Clostridia are bacteria that live in the soil and on decaying vegetation.
Therefore, it is inevitable that grazing livestock are going to come into contact with clostridia at some point of the year on most farms.
Clostridial diseases that are most commonly known to farmers include black leg, tetanus, pulpy kidney, redwater, struck, braxy and black disease to name a few.
On dairy calf to beef farms, a clostridial vaccination is fairly standard practice.
The vaccination only costs around €2.50/calf in total for both shots.
Booster shot vital
While many farmers will give the first dose when calves are still housed prior to turnout, it is important that a second booster shot is given four to six weeks later.
It is from this second shot that the majority of the immunity comes from and it really is a worthwhile handling of cattle to administer it.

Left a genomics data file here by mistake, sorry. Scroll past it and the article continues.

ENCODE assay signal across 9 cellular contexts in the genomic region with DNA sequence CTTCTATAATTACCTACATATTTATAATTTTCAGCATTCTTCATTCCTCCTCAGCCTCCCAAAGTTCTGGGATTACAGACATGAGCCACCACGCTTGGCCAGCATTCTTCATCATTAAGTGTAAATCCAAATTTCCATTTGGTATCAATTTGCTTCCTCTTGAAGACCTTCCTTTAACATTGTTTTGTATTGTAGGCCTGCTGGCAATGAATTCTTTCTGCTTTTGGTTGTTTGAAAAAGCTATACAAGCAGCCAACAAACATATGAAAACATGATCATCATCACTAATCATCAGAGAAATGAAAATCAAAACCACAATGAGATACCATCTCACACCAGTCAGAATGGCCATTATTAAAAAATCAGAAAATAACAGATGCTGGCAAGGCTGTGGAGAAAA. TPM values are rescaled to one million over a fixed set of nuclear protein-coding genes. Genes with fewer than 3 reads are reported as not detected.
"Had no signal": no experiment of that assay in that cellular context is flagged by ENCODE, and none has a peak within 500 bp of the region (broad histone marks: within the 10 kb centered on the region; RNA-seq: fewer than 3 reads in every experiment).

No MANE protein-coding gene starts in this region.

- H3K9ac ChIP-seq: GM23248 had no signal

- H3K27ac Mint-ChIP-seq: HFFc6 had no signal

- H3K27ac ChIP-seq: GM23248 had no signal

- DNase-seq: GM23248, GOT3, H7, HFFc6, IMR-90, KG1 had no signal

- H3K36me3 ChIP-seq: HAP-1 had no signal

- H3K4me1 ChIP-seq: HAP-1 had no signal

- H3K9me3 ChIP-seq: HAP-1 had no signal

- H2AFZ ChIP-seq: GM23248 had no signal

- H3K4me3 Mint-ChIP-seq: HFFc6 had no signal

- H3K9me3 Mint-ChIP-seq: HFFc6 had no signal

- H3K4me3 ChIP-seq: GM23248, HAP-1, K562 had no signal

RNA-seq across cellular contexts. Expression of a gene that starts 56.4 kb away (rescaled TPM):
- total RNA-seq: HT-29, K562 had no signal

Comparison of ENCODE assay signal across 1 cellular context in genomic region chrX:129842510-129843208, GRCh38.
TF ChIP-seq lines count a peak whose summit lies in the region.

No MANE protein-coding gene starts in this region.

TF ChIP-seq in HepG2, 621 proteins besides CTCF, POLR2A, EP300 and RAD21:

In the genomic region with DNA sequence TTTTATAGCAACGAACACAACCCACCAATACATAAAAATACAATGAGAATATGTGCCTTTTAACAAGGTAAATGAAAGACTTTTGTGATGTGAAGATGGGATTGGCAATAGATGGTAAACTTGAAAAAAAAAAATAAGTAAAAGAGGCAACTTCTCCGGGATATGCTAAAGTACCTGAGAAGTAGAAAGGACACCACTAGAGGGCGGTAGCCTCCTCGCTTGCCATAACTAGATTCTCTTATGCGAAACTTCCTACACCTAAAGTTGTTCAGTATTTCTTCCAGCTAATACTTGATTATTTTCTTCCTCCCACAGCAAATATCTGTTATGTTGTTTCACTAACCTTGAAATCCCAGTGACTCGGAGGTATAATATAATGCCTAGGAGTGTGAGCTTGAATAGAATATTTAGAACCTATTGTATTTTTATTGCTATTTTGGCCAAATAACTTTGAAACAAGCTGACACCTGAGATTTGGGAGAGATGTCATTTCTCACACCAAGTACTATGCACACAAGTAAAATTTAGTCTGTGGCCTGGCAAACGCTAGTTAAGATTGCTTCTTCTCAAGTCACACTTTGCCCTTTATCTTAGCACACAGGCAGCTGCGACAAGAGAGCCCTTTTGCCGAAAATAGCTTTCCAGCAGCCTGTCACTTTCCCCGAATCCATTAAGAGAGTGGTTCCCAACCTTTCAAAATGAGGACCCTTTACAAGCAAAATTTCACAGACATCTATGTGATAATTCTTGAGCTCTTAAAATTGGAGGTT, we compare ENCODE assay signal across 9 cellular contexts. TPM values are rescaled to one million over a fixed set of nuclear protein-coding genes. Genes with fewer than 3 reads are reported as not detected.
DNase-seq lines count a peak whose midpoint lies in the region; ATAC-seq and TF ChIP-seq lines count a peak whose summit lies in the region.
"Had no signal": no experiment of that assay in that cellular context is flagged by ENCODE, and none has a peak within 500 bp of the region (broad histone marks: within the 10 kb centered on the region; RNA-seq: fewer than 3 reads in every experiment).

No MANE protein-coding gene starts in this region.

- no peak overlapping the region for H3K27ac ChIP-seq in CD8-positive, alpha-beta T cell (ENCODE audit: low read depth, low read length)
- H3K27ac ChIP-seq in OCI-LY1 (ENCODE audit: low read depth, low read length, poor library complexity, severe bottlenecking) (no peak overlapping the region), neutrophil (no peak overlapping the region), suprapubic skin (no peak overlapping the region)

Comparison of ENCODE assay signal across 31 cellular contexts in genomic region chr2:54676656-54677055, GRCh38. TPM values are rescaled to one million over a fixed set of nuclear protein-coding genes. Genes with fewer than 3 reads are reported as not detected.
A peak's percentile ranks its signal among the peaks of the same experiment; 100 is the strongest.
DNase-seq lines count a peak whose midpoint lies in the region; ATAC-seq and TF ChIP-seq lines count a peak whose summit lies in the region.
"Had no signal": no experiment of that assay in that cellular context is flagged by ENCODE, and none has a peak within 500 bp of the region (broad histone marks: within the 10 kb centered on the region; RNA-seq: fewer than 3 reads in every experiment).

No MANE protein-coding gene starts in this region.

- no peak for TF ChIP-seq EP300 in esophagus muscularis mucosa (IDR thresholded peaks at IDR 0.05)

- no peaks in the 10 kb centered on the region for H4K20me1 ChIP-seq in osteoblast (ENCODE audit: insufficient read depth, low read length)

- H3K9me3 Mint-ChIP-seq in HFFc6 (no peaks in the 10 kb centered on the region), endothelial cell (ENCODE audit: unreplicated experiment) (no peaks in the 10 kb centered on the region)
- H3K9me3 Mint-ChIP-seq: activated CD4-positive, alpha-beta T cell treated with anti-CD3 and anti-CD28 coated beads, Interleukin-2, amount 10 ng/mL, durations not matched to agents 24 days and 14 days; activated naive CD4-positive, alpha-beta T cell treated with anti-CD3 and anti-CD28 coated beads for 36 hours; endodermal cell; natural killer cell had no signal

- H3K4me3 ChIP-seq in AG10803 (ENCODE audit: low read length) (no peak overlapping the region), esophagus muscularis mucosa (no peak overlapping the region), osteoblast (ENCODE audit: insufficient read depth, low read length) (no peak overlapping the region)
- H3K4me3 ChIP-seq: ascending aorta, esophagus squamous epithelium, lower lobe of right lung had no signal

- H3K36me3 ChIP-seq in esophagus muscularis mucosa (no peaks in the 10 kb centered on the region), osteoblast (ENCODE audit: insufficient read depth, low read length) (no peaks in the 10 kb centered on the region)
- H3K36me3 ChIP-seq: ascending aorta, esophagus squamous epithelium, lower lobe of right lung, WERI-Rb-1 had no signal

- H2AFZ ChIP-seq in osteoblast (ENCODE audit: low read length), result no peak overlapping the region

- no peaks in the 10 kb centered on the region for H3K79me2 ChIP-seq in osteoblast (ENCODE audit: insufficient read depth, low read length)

There is nothing more frustrating than rearing an animal up to September or October and then to go out one morning to find it dead in the field due to a clostridial disease when it is quite easy to protect against.
The biggest risk periods to stock for clostridial diseases is where stock come into contact with soil.
Therefore, wet weather and poor grazing conditions are high risk periods, as is a fresh reseed during its first grazing where some soil can be ingested by stock.
Remember, after an initial two-dose programme, stock will require a booster typically at 12-month intervals.
However, this can be reduced to six months to cover higher-risk periods if required in some cases.